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The effects of weaning stress on the serum protein profile of calves : a proteomic analysis

dc.contributor.advisorBabiuk, Lorne A.en_US
dc.contributor.advisorAich, Paloken_US
dc.contributor.committeeMemberGriebel, Philip J.en_US
dc.contributor.committeeMemberDelbaere, Louis T. J.en_US
dc.contributor.committeeMemberPolley, Lyddenen_US
dc.creatorHerzog, Katie Ren_US 2007en_US
dc.description.abstractStudies in animals and humans link both physical and psychological stress with an increased rate and severity of infections and onset of diseases. Stress is a very broad and complex topic. It can be defined as a condition occurring in response to adverse external influences capable of affecting physical health which leads to activation of a stress response in the body. There are two prominent stress responsive systems: the hypothalamic-pituitary-adrenal axis and the sympathetic adrenomedullary axis. These systems are responsible for the majority of the changes in the body, which occur in response to stress. Stress has been linked to many detrimental effects in cattle including immune suppression, increased disease susceptibility and decreased reproduction. These cause huge economic losses to the cattle industry every year. Weaning has been identified as one of the main stressors implicated in these negative effects. For this reason it is important to be able to identify animals stressed by weaning and do so using samples which are easily obtainable and useful for future diagnostic purposes. We hypothesize that weaning will cause sufficient stress in cattle to alter protein profiles in serum, which can be used to identify this type of stress. To do this we employed proteomic methodologies including two-dimensional gel electrophoresis and mass spectrometry to compare an abrupt weaned group of calves to a never weaned group and a previously weaned group (preconditioned). We have included a preconditioned group to examine the differences between this group and animals which have never been weaned. Preconditioned animals are typically used as a control group in weaning studies. A total of 83 distinct protein bands were identified after image analysis. Out of 83 protein bands, we found 9 spots which were significantly different in abundance among the treatment groups. Two out of 9 spots were significantly different between the abrupt weaned and the never weaned groups. Five protein bands were also found to be significantly different between the abrupt weaned group and the preconditioned group. Five protein bands were found to be significantly different between the never weaned group and the preconditioned group. Identification of these proteins, however, had limited success since the bovine protein database is not as extensive as that for humans or mice. Among the proteins identified were alpha-1-acid glycoprotein and collagen precursor. The differences in intensities found between the abrupt weaned group and the never weaned group may be useful as markers of calves going through weaning stress. We have also seen that animals who have undergone weaning and through the stress associated with that event are not exactly the same as animals which have never been weaned. This has implications to research where a preconditioned group is used as a control rather than a never weaned group. Despite the limitations of the methodology used for the current system, the overall results revealed specific changes in serum proteins which were associated with abrupt weaned animals. Future studies can be planned to determine the specificity of these protein changes and possibly identify the molecular basis of stress dependent disease susceptibility.en_US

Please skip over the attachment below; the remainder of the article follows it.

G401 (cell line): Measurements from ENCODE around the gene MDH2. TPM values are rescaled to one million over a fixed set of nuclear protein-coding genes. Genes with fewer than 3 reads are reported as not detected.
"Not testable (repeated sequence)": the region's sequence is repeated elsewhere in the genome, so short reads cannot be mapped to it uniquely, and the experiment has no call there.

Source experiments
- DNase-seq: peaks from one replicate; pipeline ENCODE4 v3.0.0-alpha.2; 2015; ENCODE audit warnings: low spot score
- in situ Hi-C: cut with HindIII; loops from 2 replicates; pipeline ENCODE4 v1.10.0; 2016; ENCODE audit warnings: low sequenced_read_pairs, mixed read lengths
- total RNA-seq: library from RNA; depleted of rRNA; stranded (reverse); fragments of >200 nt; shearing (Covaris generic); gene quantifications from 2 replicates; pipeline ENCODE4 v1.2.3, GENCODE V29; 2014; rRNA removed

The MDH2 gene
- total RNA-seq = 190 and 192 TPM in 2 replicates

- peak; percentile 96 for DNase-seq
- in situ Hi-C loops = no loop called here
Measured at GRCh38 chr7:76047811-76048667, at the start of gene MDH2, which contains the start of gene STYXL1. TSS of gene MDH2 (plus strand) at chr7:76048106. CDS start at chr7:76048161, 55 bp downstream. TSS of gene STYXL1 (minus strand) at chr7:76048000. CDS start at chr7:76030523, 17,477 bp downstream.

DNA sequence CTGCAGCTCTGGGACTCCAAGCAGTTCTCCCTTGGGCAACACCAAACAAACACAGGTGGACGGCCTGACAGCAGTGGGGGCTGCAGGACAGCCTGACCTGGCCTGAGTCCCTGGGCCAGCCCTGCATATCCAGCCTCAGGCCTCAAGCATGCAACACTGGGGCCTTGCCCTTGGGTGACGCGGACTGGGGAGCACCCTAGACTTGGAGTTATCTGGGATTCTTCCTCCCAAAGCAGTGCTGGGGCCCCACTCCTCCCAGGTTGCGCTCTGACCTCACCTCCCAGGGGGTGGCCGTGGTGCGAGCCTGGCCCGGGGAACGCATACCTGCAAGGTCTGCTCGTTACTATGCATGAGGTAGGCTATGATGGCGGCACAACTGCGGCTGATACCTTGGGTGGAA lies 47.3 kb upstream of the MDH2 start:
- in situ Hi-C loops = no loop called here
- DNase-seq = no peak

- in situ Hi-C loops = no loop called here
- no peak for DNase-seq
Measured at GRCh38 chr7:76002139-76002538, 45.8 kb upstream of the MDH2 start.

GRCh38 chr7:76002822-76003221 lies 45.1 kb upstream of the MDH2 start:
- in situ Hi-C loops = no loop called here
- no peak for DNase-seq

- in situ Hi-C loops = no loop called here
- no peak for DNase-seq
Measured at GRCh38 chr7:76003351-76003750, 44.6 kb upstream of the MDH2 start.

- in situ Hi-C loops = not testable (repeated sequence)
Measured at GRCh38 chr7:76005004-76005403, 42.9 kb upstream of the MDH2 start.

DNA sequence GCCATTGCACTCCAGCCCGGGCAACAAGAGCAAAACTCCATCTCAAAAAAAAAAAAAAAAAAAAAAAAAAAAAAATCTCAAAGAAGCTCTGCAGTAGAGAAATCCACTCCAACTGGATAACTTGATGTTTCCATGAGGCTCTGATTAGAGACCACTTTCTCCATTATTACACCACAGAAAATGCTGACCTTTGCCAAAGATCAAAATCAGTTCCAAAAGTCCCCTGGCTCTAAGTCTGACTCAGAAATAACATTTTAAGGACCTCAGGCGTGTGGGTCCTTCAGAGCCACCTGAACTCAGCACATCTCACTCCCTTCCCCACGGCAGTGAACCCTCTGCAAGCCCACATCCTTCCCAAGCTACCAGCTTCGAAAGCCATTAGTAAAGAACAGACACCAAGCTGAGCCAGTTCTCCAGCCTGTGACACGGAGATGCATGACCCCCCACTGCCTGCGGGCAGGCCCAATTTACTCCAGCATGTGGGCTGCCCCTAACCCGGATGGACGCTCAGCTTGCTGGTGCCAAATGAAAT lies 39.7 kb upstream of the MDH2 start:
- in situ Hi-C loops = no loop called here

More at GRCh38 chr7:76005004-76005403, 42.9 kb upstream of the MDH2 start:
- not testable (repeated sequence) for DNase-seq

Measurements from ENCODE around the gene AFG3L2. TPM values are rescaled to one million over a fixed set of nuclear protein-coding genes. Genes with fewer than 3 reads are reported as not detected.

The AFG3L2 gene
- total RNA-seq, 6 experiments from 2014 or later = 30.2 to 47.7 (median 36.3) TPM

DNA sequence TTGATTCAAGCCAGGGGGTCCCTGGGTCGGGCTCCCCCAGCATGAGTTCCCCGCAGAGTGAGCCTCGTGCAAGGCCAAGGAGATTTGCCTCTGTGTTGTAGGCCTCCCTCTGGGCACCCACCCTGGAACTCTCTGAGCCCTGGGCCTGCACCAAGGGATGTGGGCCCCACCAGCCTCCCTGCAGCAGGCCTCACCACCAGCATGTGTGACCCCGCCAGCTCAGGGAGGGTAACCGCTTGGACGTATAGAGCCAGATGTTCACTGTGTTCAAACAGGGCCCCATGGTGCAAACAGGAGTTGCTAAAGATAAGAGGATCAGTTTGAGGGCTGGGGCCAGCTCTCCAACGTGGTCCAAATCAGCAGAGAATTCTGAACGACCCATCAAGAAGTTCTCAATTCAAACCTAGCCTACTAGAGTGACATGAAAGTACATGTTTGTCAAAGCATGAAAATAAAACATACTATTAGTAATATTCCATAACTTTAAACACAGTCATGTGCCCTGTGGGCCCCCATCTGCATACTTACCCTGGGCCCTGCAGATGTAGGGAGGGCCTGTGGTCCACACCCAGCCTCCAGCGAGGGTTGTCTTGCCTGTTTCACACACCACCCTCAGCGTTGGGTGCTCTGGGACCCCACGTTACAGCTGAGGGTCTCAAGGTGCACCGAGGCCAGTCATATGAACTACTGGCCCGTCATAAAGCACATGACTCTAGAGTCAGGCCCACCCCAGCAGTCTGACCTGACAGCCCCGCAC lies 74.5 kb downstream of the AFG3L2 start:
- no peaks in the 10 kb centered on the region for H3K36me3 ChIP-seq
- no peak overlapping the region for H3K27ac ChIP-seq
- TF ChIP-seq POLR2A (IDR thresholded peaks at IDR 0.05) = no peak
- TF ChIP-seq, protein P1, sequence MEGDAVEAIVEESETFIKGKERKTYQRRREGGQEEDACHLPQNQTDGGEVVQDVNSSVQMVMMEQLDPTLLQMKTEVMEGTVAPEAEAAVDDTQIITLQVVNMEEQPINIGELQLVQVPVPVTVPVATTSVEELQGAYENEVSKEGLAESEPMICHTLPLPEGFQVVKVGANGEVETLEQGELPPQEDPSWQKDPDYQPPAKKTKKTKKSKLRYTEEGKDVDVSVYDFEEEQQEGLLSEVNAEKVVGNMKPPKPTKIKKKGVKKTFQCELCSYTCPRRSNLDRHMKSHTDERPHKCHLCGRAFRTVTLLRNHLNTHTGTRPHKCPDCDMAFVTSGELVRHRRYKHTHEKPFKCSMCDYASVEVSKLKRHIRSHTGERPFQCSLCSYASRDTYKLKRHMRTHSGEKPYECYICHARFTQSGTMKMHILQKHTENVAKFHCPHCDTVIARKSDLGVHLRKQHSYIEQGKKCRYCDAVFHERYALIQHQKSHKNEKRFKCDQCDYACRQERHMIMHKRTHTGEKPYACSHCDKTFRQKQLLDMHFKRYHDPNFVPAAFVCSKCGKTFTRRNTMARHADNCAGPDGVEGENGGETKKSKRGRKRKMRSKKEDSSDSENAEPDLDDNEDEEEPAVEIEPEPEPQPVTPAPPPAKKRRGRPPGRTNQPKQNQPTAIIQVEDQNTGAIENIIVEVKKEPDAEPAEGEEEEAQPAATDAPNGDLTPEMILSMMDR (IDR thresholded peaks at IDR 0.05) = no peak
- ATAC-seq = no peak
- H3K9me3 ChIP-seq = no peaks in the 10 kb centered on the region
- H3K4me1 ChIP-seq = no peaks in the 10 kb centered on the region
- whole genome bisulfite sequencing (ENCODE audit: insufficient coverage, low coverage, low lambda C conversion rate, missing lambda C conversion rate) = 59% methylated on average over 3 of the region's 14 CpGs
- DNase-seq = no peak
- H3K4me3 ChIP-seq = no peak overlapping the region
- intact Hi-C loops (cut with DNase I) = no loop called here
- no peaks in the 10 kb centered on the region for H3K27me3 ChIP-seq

dc.subjectserum proteomeen_US
dc.subjectWeaning stressen_US
dc.titleThe effects of weaning stress on the serum protein profile of calves : a proteomic analysisen_US
dc.type.materialtexten_US Microbiologyen_US Microbiologyen_US of Saskatchewanen_US of Science (M.Sc.)en_US


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